Problem: Low, spongy brake pedal
Cause: Air trapped in hydraulic system
Solution: RFI is a patented process from Phoenix Systems. The Phoenix Injector has been designed to perform RFI as well as pressure and vacuum bleeding. To perform RFI follow the steps below:
1. to perform RFI bleeding, first drain and clean the master cylinder reservoir. If necessary fill the before draining so an accurate measure of fluid can be taken. Note the amount of fluid removed. This will be necessary to avoid overfilling the master cylinder during the RFI bleeding process. In order to give the air an easy path out of the master cylinder raise the rear of the vehicle to allow the master cylinder to sit higher at the primary end (firewall) then at the secondary end. This will allow the air to exit the vent ports.
2. Remember caution is to be used when raising the vehicle to avoid an unsafe condition or vehicle damage. If the master cylinder cannot be positioned in this manner, get it to at least a point where the body is level. If this is not practical then remove the master cylinder from the vacuum booster and gently flex the brake lines to position the secondary end of the master cylinder (bumper end) lower than the primary side (firewall end). This will position the vent ports at the highest point.
3. Configure the Phoenix Injector for RFI bleeding as per the instruction manual. Follow instructions for priming the injector and lines. Once the master cylinder has been positioned then begin the bleeding process at the first wheel in the bleeding sequence. Connect the injection side of the tool to the bleeder and the vacuum side to the fluid supply container making sure it is full.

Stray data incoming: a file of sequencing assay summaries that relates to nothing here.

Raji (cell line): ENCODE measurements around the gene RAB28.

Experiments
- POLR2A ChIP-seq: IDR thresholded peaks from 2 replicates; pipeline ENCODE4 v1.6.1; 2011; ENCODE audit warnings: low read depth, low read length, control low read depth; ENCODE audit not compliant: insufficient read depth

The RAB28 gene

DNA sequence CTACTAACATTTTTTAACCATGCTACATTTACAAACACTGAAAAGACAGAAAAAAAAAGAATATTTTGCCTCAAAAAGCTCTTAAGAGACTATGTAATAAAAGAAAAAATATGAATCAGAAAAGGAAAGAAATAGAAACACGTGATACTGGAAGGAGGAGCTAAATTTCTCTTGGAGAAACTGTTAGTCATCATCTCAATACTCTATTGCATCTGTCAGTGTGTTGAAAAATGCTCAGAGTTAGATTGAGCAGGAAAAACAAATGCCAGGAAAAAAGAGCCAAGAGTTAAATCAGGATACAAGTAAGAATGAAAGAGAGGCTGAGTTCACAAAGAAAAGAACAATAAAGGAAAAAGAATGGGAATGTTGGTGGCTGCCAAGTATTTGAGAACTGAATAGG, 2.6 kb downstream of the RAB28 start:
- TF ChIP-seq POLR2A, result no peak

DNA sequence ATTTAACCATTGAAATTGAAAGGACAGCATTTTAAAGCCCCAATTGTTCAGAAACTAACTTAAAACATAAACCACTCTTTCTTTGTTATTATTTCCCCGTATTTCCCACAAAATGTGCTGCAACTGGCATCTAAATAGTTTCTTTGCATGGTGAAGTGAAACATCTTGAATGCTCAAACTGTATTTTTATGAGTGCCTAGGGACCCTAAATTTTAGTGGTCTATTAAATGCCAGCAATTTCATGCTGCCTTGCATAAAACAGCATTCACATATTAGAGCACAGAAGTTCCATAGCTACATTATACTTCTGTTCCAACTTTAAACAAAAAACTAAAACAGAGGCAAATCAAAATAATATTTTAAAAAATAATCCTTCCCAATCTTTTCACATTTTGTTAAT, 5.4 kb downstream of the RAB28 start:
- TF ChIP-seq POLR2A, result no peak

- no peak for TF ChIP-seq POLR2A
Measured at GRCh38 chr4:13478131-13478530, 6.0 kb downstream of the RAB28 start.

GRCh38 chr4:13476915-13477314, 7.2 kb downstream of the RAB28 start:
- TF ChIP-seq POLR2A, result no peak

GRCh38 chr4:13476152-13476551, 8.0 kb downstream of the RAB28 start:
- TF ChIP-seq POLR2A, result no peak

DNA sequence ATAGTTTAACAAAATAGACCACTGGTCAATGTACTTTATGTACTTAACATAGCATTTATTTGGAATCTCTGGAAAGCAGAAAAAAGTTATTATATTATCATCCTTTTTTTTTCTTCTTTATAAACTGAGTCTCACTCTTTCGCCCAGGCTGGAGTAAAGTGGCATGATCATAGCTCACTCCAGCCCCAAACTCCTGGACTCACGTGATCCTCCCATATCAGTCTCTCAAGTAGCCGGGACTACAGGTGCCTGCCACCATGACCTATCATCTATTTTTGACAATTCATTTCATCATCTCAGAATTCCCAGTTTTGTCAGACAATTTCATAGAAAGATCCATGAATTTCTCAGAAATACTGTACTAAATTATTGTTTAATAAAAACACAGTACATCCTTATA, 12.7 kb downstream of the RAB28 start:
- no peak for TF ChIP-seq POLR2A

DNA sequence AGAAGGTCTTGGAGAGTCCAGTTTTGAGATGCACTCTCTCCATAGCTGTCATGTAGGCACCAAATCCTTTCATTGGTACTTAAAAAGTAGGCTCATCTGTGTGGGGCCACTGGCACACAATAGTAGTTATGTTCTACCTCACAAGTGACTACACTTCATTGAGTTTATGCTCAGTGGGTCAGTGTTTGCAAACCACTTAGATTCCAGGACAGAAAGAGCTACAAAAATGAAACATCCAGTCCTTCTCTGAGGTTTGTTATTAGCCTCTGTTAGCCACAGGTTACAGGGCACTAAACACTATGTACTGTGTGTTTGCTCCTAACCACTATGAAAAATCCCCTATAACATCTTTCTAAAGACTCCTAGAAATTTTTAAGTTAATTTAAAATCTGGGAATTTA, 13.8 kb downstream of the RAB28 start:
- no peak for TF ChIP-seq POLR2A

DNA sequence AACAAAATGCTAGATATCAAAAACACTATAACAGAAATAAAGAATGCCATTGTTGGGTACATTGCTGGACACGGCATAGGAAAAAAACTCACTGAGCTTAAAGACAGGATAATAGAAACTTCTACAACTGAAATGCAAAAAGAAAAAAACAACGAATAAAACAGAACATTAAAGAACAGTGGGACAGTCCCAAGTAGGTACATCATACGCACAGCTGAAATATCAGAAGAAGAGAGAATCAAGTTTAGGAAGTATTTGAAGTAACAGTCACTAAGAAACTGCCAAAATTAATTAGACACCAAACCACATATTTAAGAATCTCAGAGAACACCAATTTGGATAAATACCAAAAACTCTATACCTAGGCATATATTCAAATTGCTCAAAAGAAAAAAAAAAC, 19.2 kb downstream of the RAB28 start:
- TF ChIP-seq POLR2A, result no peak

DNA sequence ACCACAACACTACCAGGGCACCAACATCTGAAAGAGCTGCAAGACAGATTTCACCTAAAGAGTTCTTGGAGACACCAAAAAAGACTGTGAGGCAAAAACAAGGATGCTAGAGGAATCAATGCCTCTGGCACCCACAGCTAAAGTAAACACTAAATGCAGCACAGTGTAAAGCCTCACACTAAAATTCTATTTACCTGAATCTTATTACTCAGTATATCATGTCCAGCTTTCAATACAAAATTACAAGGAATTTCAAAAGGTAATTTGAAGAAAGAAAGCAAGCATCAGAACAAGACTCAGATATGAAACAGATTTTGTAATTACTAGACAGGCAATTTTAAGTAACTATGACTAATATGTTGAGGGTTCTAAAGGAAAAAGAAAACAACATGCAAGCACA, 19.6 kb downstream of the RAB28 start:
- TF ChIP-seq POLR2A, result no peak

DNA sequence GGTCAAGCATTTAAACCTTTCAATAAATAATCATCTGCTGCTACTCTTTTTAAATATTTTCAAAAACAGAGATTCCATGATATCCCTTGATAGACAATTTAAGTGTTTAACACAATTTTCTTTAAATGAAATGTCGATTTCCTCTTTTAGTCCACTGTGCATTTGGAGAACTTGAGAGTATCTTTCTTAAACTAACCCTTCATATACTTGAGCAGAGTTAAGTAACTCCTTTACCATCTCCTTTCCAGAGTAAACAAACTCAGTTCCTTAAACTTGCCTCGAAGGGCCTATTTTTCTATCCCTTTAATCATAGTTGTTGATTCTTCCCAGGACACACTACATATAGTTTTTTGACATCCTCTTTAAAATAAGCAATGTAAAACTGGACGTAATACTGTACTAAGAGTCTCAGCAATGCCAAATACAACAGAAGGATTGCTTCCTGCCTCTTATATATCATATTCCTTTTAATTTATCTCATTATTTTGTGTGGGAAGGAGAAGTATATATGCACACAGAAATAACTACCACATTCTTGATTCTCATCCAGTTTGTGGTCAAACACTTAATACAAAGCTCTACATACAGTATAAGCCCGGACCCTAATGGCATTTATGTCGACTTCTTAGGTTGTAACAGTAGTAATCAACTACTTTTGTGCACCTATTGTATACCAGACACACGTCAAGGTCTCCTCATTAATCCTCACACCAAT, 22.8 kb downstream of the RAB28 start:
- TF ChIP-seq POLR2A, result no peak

4. With the tool connected, open the bleeder screw and the slowly stroke the handle. Continue this at the wheel giving at least three to four strokes.
5. Once complete, remove the adapter from the bleeder and let the wheel cylinder or caliper burp or gravity bleed. Close the bleeder.
6. Repeat this process at each of the wheels remembering to watch the amount of fluid being used. It may be necessary to drain the reservoir during the process to avoid overfilling it. At the end of each wheel bleed remember to allow the caliper or wheel cylinder to gravity bleed.
7. Once complete check and adjust the master cylinder fluid level and test the pedal. If firm, test drive.
CAUTION: Never drive a vehicle with an unsafe pedal.
More Info: All bleed procedures published in service manuals are based on conventional bleeding techniques. Whether they work or not and how quick will depend on where the air is. In addition to these there is another relatively new technique available. It is called RFI, which stands for Reverse Fluid Injection.
RFI Exceptions: There is only one case where I am aware of where RFI will not work. It involves a unique style master cylinder. Master cylinders are supposed to have vent ports right? Well that’s what I thought too until about 5 years ago. TEVES makes a master cylinder that does not use vent ports. It uses valves in the center of each piston to control venting (See Figure 76.2). RFI will not work on this style of master cylinder because the air forced back to the master cylinder will be trapped above the check valves. These master cylinders seem to be used only on vehicles equipped with the TEVES IV ABS system. The reason for the elimination of the vent ports was to prevent damage to the cup seals during ABS operation. These master cylinders can be identified by looking for the large tube the connects the reservoir to the ABS modulator. The good news if that most of the time these systems do not prove too difficult to bleed.